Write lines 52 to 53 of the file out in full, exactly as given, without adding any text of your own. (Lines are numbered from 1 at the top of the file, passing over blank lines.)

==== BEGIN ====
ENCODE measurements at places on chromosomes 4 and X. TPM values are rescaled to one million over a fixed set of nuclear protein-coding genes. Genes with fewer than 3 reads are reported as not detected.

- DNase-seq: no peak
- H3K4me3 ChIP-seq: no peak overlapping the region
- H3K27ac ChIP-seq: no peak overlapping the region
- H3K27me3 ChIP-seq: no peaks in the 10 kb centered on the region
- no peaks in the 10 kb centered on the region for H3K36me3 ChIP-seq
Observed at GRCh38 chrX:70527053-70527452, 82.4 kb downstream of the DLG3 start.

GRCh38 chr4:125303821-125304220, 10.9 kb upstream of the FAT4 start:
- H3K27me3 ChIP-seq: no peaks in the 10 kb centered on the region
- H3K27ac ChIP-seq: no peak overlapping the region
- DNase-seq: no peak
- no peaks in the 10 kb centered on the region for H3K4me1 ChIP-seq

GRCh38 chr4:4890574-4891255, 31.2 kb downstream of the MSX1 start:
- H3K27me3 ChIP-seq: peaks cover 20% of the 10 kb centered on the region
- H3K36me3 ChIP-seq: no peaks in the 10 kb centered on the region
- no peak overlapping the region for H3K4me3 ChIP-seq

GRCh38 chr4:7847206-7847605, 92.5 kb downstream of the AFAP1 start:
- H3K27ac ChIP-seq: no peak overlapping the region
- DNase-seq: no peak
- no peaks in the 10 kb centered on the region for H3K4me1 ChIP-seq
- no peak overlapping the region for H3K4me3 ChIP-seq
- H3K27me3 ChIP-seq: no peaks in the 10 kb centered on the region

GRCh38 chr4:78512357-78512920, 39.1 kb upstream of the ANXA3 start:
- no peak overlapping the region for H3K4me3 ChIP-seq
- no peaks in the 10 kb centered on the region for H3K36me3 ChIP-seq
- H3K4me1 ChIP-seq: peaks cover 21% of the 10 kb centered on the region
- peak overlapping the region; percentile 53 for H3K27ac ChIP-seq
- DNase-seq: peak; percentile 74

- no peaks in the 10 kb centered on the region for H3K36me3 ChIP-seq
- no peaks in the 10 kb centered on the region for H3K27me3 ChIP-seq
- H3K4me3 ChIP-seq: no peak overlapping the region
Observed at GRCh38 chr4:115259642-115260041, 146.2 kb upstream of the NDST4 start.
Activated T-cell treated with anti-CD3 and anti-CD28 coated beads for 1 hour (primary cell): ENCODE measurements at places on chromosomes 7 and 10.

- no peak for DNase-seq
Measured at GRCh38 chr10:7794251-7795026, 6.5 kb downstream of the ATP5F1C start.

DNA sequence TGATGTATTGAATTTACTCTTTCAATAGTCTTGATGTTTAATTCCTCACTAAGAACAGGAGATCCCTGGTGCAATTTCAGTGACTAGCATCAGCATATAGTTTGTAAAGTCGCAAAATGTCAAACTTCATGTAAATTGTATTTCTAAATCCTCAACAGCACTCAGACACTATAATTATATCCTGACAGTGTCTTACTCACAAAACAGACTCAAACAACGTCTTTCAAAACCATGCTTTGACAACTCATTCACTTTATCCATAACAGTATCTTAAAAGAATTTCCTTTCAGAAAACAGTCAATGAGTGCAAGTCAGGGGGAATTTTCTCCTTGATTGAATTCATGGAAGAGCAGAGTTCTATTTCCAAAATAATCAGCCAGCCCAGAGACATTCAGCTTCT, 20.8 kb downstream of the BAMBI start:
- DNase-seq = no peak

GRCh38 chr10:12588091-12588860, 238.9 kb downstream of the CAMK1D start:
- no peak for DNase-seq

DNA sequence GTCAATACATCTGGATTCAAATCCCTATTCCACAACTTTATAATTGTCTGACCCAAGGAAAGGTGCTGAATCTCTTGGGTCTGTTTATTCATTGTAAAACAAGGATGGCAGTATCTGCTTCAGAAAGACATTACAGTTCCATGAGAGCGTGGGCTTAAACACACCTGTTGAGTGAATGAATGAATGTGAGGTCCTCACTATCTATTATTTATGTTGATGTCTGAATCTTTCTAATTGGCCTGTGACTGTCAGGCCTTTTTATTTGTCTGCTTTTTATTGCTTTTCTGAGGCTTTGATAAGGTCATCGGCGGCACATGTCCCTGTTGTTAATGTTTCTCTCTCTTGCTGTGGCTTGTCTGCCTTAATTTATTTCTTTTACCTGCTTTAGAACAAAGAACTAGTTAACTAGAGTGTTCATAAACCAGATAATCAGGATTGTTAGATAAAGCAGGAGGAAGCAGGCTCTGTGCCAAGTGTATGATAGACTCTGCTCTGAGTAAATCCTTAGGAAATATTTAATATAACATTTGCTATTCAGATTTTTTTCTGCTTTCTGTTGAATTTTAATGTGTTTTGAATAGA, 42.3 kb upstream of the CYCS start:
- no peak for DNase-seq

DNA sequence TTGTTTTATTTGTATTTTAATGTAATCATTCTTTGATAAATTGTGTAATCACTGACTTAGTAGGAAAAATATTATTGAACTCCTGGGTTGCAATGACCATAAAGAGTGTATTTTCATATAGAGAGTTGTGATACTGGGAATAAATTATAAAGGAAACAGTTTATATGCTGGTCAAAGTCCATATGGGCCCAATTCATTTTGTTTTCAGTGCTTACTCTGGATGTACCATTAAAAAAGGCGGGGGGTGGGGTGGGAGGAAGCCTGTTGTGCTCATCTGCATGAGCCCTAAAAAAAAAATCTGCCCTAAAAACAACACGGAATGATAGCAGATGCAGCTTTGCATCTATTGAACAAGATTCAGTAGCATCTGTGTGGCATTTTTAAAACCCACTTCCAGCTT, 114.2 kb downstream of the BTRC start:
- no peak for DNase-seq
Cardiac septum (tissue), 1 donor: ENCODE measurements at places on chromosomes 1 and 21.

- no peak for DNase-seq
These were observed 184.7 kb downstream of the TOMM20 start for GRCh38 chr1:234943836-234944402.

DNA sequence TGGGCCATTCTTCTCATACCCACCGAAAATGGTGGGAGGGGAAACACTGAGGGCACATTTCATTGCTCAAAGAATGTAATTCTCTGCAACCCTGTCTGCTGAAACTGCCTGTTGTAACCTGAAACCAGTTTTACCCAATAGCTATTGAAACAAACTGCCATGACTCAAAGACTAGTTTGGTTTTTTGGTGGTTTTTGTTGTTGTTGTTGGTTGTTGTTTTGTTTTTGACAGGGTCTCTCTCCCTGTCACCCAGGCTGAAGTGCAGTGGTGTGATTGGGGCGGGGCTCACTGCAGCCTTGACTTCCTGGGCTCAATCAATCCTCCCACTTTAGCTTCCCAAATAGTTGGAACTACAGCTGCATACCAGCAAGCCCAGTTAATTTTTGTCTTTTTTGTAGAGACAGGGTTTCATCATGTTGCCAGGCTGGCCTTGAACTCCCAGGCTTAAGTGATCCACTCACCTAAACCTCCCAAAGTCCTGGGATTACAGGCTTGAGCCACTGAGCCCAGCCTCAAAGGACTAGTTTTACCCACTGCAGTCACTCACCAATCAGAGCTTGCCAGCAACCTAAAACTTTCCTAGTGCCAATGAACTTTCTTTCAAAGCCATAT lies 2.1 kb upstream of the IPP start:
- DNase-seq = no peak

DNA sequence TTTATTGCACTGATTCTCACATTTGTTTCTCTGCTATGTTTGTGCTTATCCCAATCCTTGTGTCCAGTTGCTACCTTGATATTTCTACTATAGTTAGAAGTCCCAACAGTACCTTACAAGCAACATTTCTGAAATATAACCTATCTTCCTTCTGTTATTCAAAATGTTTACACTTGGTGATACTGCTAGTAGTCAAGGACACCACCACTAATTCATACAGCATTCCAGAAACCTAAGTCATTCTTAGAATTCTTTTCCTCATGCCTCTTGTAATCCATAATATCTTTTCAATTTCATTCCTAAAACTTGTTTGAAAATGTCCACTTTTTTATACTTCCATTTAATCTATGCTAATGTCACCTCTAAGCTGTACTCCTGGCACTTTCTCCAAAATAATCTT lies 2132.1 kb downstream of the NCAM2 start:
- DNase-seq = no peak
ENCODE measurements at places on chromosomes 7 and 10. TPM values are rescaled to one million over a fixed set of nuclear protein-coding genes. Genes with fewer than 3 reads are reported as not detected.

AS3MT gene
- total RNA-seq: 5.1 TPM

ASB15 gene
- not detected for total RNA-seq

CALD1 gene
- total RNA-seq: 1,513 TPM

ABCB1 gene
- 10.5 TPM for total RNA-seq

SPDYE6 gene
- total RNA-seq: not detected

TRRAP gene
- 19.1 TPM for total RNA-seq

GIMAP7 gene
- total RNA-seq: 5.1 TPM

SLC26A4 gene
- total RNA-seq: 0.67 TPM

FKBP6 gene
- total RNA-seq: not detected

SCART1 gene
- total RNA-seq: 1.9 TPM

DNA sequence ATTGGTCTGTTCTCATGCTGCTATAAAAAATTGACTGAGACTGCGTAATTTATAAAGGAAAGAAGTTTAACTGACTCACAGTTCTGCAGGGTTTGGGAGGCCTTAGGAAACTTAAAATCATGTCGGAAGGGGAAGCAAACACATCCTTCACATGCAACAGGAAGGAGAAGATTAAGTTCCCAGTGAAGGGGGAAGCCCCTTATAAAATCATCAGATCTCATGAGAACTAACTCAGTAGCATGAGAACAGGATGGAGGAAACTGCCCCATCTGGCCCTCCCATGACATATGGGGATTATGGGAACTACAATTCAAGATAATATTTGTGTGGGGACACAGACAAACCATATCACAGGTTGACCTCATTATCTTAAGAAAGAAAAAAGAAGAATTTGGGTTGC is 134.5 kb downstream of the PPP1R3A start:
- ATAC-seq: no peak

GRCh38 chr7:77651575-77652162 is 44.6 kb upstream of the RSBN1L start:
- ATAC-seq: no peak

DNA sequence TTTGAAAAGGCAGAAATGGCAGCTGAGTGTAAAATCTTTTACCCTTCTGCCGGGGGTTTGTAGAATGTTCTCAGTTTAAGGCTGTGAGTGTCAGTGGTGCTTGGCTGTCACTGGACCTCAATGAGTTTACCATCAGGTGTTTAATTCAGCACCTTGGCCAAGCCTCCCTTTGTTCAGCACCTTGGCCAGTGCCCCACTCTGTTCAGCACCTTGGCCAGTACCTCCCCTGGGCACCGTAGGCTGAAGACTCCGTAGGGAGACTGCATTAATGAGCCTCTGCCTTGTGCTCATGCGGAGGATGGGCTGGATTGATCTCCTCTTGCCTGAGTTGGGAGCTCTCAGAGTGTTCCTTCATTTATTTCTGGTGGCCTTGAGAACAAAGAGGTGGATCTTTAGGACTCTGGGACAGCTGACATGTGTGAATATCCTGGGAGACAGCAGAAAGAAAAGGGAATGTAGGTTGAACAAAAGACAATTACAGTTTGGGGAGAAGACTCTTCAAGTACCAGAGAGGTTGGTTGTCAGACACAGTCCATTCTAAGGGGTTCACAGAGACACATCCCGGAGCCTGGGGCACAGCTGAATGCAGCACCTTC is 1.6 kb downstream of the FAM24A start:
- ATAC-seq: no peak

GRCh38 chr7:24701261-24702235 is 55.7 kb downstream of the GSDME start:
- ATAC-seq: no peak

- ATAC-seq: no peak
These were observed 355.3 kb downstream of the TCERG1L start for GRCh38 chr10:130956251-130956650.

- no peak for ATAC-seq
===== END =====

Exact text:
AS3MT gene
- total RNA-seq: 5.1 TPM